periods used the language, symbols, thought patterns and literary forms
from the tradition in new configurations and new systems of thought
while remaining within the same grammar of biblical invention. Akenson
stresses the creative imagination of later authors, but not their
implicit dissatisfaction with the tradition, which begs to be heard.
He does not ignore dissenting voices, for he shows again and again
how later generations radically rewrote Scripture and the rabbinical
tradition even as they claimed to change nothing. He acknowledges the
persistent, irresolvable historical uncertainties that plague
interpretation of these ancient texts, but pushes them aside in favor of
listening to the primary texts ''without engaging any prior theological
or ideological commitments.'' His style and use of striking metaphors
and analogies propel this rich literature into the minds of his readers.
But other voices in the text and in the 20th century demand a more
thorough hearing. The biblical books modify, nuance and limit one
another. Communities of believers who have lived these texts also
provide a gritty commentary that qualifies the great themes of
To the historian I am making a plea for more history in his reading
of the great books. Akenson has consulted major scholars in each field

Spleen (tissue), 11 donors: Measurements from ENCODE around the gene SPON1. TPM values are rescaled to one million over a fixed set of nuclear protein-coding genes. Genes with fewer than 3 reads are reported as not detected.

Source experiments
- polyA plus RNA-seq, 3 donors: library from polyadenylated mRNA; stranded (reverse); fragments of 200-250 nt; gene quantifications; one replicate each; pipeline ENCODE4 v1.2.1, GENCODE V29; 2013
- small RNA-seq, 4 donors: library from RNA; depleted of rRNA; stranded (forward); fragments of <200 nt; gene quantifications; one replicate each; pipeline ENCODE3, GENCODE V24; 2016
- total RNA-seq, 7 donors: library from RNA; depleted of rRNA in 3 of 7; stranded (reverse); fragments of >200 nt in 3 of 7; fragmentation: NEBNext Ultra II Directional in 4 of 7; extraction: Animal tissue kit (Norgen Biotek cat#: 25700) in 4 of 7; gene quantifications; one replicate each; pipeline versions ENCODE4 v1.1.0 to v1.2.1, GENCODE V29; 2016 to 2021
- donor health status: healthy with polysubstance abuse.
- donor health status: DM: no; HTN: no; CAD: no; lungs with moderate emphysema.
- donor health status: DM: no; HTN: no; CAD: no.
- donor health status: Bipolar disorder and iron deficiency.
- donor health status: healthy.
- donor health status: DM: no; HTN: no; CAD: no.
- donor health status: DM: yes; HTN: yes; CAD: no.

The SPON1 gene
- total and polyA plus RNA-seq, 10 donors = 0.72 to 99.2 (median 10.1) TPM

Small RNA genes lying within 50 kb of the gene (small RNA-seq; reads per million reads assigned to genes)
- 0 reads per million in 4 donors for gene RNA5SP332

and uses their work intelligently and shrewdly. He ferrets out shoddy
historical methods and special pleading among biblical theologians and
historians, especially in a delightful 65-page appendix on the
historical Jesus. But through his own hypotheses he binds together
diverse materials at a heavy cost.
The master narrative of the Hebrew Bible, from Genesis to Kings,
provides him with a Magna Carta or Constitution of the tradition. But
the ancient tradition privileged the Torah, or Pentateuch (Genesis
through Deuteronomy), as do Jews today, and modern literary analysis
convincingly demonstrates that Joshua through Kings should be read as a
deuteronomic history, governed by the measure-for-measure theology of
Deuteronomy. Akenson's fiction of a genius who invented his master
narrative during the sixth-century B.C. exile in Babylon is just that.
His narrative trope works even less well for the New Testament and
the Talmuds. Despite his attempts to make sense of the canonical order
of the New Testament books and of the reasons why the Palestinian and
Babylonian Talmuds comment on some Mishna tractates but not others, no
clear narrative structure emerges. Admittedly, the Mishna's formulaic
linguistic world–with concise laws, lists and crisp disputes over
cases and contradictions–produces an intellectual architecture
independent of narrative. But Akenson concedes that the unity of the
Babylonian Talmud is a matter of sensibility, not proof.
Akenson's interpretation of these classics is a promising start for
anyone. He encourages serious, holistic reading by word and example.
Religious believers may be enriched by the exposition of the
''surpassing wonder'' of these human inventions, even if dissatisfied by
the bracketing of some tenets of their respective faiths. Cultural
critics may find an entree into a more mature conversation with some
texts that live on in our culture. Most important, this book will guide
and stimulate ordinary readers to read on.
Anthony J. Saldarini is the author of ''Matthew's Christian-Jewish
Community'' and one of four authors of the Cambridge Bible Companion.